NMC Bill will badly hit healthcare, say docs

The National Medical Commission (NMC) Bill, tabled in Parliament in December 2017, will  hamper the quality of healthcare in the country, doctors have warned.  

Expressing concerns over certain aspects of the bill, Alexander Thomas, president,  Association of Healthcare Providers' of India (AHPI), said the inclusion  of Ayush  into modern medicine through a bridge course was "unacceptable".  Ayush and modern medicine have their own way of treatment that cannot be integrated, he added.

"The founding principles of modern medicine are evidence-based and rooted in the standard treatment protocol. They have nothing in common with the traditional systems of medicine," he said.

Doctors have called for doing away with exit exams after MBBS and stressed the need for increasing the number of elected representatives from the medical fraternity, which is currently around 20%.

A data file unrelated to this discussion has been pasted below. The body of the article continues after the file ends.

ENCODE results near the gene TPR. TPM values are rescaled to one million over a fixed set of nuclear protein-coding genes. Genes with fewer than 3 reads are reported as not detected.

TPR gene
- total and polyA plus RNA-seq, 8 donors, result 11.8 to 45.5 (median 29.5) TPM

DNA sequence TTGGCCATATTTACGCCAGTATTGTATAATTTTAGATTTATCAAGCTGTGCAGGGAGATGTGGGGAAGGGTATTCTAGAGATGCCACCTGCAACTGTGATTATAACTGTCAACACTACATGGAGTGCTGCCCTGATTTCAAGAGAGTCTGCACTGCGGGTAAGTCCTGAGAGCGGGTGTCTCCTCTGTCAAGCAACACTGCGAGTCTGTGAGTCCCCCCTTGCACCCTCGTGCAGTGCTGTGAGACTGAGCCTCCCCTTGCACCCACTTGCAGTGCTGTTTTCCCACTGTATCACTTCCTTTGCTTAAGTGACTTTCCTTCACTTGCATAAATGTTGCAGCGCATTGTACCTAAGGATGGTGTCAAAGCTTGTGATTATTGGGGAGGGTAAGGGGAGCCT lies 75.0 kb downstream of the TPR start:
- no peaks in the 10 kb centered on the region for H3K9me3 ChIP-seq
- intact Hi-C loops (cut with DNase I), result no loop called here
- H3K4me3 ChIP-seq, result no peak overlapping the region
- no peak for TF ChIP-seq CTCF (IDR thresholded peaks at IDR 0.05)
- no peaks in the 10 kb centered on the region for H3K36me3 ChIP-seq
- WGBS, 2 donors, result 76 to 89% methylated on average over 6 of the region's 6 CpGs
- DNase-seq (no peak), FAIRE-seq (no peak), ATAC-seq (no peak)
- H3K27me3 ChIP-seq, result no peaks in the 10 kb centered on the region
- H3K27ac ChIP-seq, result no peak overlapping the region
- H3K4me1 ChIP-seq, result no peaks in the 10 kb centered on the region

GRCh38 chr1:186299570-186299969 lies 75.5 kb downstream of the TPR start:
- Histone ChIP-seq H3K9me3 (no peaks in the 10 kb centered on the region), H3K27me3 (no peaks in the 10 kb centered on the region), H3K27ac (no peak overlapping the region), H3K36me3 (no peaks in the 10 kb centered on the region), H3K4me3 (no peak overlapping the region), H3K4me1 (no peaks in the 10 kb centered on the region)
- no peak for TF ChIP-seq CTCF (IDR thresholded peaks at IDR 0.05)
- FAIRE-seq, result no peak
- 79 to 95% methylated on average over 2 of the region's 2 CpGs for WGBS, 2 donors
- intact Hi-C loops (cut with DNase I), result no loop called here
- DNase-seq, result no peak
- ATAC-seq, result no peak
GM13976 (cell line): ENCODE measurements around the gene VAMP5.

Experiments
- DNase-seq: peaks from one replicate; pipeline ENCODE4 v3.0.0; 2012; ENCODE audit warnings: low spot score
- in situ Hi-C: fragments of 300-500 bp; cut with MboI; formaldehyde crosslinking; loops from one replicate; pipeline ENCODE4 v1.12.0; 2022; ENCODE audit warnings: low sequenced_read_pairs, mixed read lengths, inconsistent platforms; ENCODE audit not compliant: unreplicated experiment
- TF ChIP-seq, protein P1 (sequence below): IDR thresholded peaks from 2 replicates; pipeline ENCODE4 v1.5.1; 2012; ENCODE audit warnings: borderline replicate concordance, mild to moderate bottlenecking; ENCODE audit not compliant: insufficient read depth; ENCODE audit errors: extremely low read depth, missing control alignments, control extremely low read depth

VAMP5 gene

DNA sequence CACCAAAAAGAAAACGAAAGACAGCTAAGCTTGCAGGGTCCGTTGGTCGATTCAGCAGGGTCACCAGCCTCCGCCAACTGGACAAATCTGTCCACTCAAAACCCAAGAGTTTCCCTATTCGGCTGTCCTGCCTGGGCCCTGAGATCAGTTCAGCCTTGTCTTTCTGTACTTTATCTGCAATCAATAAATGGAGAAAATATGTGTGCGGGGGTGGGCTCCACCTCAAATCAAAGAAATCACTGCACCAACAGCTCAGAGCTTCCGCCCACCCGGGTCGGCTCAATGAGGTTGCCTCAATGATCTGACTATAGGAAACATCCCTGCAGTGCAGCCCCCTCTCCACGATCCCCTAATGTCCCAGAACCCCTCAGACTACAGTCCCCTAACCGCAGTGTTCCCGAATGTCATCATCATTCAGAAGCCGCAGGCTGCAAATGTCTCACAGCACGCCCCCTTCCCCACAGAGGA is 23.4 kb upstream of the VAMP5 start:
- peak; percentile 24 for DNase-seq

Opening more government medical colleges that can be accessed by the poorest students is another demand.  There are 63,000 undergraduate medical seats while just 14,000 postgraduate seats in India. To put things in perspective, the  country has 26 million childbirths a year while a woman dies during childbirth every 12 minutes.  

"How can we cater to 26 million deliveries a year with so few medical specialists?" asked Dr Devi Shetty, founder member, AHPI.  He said India stood 112th in WHO rankings in  providing quality healthcare. "India is ranked lower than Iran, Iraq and Bangladesh," he added.

Dr Ajai Kumar, president, AHPI, Karnataka chapter, said the government should not interfere.  

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